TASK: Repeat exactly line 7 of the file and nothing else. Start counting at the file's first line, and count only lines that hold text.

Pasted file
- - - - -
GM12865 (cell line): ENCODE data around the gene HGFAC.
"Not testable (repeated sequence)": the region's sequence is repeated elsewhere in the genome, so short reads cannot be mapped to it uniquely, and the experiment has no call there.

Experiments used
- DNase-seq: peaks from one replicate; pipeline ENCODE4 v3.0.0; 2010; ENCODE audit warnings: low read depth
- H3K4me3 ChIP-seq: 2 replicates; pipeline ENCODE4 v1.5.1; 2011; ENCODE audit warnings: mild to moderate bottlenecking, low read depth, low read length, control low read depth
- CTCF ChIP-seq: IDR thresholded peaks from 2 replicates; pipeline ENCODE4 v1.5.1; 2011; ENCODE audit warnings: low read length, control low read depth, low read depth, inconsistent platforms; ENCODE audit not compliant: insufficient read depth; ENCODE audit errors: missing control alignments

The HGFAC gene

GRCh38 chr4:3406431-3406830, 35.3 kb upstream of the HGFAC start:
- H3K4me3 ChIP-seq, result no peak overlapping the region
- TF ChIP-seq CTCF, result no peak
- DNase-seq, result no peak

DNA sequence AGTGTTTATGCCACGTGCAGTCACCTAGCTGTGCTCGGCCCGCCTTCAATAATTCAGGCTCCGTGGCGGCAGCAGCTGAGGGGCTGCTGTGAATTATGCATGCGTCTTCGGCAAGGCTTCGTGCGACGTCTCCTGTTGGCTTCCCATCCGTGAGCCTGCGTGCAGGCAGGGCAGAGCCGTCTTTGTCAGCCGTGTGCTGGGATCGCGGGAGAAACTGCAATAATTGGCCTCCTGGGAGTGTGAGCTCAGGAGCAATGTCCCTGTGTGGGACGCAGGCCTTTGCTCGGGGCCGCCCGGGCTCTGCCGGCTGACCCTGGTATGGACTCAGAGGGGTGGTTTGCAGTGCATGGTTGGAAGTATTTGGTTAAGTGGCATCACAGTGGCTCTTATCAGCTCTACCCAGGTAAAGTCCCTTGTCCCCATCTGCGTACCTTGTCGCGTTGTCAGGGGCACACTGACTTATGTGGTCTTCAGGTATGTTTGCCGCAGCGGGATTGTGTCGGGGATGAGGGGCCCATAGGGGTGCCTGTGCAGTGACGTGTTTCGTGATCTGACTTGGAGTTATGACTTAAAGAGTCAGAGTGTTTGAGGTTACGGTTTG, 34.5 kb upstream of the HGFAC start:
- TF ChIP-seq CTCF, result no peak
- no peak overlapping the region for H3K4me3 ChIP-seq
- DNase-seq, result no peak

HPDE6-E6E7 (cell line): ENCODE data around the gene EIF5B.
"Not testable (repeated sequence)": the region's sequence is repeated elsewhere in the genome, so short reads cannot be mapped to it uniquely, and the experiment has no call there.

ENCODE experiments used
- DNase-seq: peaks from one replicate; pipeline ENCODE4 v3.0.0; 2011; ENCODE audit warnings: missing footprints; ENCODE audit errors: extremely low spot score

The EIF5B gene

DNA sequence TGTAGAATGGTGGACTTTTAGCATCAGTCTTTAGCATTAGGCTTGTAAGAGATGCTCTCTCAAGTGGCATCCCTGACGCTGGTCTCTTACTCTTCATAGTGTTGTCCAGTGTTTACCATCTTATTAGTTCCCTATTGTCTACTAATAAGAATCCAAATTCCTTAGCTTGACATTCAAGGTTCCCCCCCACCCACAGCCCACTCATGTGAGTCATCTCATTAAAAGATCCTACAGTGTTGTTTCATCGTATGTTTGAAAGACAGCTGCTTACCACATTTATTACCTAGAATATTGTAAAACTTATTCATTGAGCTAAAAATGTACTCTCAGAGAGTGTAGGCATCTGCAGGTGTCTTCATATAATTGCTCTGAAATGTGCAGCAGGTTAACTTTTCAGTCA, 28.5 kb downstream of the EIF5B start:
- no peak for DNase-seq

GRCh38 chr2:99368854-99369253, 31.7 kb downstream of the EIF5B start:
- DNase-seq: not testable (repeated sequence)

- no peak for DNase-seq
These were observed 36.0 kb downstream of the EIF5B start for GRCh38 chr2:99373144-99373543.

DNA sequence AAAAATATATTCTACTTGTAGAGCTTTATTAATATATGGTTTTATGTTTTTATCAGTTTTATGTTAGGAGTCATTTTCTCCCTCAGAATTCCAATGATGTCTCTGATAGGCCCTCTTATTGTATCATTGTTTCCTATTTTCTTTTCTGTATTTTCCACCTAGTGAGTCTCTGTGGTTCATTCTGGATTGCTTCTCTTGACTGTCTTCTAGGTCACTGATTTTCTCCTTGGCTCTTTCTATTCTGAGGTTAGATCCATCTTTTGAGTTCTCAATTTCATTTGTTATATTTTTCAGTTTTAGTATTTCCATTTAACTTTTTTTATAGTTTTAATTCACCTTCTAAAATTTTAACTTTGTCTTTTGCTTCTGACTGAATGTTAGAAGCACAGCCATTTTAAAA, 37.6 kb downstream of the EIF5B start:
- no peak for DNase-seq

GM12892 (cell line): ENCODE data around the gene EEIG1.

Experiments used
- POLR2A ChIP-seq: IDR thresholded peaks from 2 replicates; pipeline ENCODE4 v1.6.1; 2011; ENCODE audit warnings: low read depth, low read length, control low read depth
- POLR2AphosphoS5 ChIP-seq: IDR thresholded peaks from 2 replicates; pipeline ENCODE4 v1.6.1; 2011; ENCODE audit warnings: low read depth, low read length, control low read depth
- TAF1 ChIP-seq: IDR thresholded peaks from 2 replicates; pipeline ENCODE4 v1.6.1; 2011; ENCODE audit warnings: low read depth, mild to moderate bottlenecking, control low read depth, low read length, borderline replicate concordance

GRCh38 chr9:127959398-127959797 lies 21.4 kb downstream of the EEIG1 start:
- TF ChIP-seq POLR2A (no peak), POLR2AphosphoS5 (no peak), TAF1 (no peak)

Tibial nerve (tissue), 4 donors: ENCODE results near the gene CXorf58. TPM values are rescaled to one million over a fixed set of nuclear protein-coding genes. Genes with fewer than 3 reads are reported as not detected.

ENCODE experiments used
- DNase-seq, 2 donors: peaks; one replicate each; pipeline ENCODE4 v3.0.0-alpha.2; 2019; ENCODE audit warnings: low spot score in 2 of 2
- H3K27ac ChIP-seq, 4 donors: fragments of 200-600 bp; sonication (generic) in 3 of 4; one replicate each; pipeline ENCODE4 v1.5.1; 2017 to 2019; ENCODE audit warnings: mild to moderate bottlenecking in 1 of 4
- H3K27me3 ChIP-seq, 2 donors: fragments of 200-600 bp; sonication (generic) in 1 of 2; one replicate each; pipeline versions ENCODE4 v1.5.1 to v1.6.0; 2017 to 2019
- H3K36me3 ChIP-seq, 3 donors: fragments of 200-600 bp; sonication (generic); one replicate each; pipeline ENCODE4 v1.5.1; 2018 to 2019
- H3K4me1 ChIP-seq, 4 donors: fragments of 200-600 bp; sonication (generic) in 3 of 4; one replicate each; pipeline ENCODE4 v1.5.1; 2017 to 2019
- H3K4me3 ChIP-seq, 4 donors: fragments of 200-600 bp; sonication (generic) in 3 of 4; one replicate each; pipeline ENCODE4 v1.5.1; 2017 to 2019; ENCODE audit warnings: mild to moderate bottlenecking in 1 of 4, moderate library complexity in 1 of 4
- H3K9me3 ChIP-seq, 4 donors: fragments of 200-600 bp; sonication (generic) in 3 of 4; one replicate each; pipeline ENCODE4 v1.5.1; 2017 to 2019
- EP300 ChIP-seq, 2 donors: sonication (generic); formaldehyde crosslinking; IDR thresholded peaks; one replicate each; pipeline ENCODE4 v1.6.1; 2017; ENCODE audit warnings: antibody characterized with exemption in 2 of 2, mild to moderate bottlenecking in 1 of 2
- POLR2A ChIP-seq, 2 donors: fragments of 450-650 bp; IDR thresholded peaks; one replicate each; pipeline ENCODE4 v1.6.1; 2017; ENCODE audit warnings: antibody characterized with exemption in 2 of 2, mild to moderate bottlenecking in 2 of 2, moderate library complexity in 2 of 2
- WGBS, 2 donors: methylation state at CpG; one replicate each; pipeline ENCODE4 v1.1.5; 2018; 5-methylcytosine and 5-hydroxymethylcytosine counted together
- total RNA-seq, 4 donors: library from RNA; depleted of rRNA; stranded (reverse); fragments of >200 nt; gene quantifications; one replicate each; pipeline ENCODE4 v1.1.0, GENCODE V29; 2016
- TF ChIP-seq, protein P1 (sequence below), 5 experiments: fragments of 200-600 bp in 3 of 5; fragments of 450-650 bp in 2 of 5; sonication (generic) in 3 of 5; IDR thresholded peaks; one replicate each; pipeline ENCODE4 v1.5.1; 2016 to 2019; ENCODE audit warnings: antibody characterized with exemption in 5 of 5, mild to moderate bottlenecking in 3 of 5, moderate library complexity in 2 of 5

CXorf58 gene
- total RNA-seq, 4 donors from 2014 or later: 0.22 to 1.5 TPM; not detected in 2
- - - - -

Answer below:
The HGFAC gene